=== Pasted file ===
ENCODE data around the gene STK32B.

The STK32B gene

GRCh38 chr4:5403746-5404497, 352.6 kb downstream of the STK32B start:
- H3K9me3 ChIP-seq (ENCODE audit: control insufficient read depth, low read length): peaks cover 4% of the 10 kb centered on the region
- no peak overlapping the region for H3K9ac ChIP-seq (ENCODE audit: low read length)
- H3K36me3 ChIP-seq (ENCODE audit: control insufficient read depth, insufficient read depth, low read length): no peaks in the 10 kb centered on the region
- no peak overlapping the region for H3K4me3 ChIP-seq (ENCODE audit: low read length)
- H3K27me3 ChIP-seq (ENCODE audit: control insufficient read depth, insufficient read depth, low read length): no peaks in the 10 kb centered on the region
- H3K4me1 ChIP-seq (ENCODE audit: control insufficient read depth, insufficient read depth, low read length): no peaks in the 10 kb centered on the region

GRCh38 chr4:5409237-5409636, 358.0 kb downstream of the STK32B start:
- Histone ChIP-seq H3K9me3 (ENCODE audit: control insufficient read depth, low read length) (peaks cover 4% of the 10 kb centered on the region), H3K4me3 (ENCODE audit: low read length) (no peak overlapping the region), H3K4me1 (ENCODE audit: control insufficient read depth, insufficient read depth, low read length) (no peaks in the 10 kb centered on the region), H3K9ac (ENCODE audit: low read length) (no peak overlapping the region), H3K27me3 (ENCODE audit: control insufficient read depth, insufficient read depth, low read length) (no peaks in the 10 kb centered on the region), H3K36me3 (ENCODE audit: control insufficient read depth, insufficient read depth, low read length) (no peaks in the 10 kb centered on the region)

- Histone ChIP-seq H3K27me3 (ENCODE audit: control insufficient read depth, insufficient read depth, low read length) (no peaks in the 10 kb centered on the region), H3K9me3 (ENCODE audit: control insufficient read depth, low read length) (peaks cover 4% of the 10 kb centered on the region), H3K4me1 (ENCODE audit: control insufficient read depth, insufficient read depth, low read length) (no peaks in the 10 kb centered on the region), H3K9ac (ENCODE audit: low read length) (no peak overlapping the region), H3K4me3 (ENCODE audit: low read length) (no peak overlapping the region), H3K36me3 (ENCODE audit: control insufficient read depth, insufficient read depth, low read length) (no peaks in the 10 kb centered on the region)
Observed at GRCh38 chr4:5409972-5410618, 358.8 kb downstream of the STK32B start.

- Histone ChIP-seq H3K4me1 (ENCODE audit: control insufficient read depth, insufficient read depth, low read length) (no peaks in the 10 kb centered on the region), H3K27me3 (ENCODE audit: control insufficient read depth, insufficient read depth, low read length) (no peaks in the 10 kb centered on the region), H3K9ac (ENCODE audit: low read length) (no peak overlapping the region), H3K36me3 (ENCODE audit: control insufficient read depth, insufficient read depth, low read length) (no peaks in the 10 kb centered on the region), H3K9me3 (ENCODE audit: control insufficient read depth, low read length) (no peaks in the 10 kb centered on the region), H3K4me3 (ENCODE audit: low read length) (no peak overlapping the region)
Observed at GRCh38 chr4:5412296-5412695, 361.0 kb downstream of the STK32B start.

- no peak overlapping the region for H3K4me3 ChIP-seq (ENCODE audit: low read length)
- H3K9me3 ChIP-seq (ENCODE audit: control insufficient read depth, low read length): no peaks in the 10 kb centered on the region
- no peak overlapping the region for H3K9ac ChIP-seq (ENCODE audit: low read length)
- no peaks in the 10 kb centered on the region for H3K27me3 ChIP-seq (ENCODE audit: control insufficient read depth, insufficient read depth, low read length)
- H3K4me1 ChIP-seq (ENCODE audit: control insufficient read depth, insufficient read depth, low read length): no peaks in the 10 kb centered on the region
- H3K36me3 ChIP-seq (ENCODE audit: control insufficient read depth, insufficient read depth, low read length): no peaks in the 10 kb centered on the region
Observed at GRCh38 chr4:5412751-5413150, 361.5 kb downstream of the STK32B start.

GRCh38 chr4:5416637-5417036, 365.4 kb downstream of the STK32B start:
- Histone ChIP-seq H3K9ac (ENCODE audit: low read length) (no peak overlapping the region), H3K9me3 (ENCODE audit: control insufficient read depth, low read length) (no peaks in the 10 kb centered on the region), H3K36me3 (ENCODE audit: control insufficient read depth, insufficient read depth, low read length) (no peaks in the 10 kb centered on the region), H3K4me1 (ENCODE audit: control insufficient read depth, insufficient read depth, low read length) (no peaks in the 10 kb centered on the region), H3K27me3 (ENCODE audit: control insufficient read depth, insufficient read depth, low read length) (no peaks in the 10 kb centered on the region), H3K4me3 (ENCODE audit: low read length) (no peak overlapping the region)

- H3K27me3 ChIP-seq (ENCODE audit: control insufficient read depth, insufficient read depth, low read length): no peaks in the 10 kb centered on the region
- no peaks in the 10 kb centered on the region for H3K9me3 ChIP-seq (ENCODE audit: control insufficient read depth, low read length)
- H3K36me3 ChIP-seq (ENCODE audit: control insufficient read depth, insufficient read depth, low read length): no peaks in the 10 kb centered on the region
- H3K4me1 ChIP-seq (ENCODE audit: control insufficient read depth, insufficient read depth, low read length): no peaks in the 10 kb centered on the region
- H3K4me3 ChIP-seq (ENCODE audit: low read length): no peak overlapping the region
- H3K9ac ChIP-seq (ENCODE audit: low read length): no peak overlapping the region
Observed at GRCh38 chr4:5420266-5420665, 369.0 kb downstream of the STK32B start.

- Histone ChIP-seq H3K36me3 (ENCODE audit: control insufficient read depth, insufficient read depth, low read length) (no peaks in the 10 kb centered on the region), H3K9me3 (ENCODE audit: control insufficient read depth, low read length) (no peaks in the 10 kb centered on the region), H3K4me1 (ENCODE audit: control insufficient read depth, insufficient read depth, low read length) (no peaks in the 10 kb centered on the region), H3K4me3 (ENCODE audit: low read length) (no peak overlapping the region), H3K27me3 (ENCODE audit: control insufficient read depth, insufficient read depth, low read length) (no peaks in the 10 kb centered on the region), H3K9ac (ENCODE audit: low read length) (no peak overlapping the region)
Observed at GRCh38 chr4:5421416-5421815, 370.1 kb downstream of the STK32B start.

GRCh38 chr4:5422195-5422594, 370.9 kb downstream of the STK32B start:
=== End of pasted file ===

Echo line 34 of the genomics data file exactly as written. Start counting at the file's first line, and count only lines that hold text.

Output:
GRCh38 chr4:5422195-5422594, 370.9 kb downstream of the STK32B start: